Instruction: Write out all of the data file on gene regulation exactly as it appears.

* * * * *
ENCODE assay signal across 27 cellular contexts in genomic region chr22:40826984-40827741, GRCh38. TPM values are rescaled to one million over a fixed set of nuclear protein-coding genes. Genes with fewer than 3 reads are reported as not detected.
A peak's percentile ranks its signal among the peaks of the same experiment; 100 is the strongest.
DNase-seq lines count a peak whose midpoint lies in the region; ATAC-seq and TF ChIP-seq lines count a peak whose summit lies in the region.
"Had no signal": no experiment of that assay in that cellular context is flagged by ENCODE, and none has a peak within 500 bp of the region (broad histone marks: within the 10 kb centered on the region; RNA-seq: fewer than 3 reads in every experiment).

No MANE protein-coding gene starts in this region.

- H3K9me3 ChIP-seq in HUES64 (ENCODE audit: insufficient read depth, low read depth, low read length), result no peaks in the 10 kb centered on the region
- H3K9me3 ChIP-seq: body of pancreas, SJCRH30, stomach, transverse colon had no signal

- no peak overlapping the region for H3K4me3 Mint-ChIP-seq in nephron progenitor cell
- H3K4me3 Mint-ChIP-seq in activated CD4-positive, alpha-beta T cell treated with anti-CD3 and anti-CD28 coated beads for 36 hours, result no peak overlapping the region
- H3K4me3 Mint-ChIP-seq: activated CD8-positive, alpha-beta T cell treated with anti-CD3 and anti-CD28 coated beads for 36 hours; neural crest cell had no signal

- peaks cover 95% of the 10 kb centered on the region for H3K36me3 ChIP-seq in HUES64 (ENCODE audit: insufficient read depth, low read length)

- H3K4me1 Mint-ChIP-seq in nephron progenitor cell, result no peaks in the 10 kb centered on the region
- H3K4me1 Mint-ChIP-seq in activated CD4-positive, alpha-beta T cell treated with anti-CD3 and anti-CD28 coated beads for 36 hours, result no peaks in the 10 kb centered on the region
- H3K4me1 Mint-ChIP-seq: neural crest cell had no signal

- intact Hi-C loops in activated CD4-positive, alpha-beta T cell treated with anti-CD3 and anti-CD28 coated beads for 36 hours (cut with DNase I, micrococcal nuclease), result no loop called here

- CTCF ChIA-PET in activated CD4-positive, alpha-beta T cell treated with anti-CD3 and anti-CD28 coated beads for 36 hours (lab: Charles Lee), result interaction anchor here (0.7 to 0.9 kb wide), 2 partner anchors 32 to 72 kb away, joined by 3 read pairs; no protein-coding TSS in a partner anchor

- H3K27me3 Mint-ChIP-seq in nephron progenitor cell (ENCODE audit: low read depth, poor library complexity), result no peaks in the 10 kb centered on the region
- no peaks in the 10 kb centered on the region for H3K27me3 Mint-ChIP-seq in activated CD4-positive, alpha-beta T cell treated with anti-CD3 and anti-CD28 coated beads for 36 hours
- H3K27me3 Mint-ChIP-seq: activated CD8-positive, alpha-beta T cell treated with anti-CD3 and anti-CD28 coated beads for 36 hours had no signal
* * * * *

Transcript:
ENCODE assay signal across 27 cellular contexts in genomic region chr22:40826984-40827741, GRCh38. TPM values are rescaled to one million over a fixed set of nuclear protein-coding genes. Genes with fewer than 3 reads are reported as not detected.
A peak's percentile ranks its signal among the peaks of the same experiment; 100 is the strongest.
DNase-seq lines count a peak whose midpoint lies in the region; ATAC-seq and TF ChIP-seq lines count a peak whose summit lies in the region.
"Had no signal": no experiment of that assay in that cellular context is flagged by ENCODE, and none has a peak within 500 bp of the region (broad histone marks: within the 10 kb centered on the region; RNA-seq: fewer than 3 reads in every experiment).

No MANE protein-coding gene starts in this region.

- H3K9me3 ChIP-seq in HUES64 (ENCODE audit: insufficient read depth, low read depth, low read length), result no peaks in the 10 kb centered on the region
- H3K9me3 ChIP-seq: body of pancreas, SJCRH30, stomach, transverse colon had no signal

- no peak overlapping the region for H3K4me3 Mint-ChIP-seq in nephron progenitor cell
- H3K4me3 Mint-ChIP-seq in activated CD4-positive, alpha-beta T cell treated with anti-CD3 and anti-CD28 coated beads for 36 hours, result no peak overlapping the region
- H3K4me3 Mint-ChIP-seq: activated CD8-positive, alpha-beta T cell treated with anti-CD3 and anti-CD28 coated beads for 36 hours; neural crest cell had no signal

- peaks cover 95% of the 10 kb centered on the region for H3K36me3 ChIP-seq in HUES64 (ENCODE audit: insufficient read depth, low read length)

- H3K4me1 Mint-ChIP-seq in nephron progenitor cell, result no peaks in the 10 kb centered on the region
- H3K4me1 Mint-ChIP-seq in activated CD4-positive, alpha-beta T cell treated with anti-CD3 and anti-CD28 coated beads for 36 hours, result no peaks in the 10 kb centered on the region
- H3K4me1 Mint-ChIP-seq: neural crest cell had no signal

- intact Hi-C loops in activated CD4-positive, alpha-beta T cell treated with anti-CD3 and anti-CD28 coated beads for 36 hours (cut with DNase I, micrococcal nuclease), result no loop called here

- CTCF ChIA-PET in activated CD4-positive, alpha-beta T cell treated with anti-CD3 and anti-CD28 coated beads for 36 hours (lab: Charles Lee), result interaction anchor here (0.7 to 0.9 kb wide), 2 partner anchors 32 to 72 kb away, joined by 3 read pairs; no protein-coding TSS in a partner anchor

- H3K27me3 Mint-ChIP-seq in nephron progenitor cell (ENCODE audit: low read depth, poor library complexity), result no peaks in the 10 kb centered on the region
- no peaks in the 10 kb centered on the region for H3K27me3 Mint-ChIP-seq in activated CD4-positive, alpha-beta T cell treated with anti-CD3 and anti-CD28 coated beads for 36 hours
- H3K27me3 Mint-ChIP-seq: activated CD8-positive, alpha-beta T cell treated with anti-CD3 and anti-CD28 coated beads for 36 hours had no signal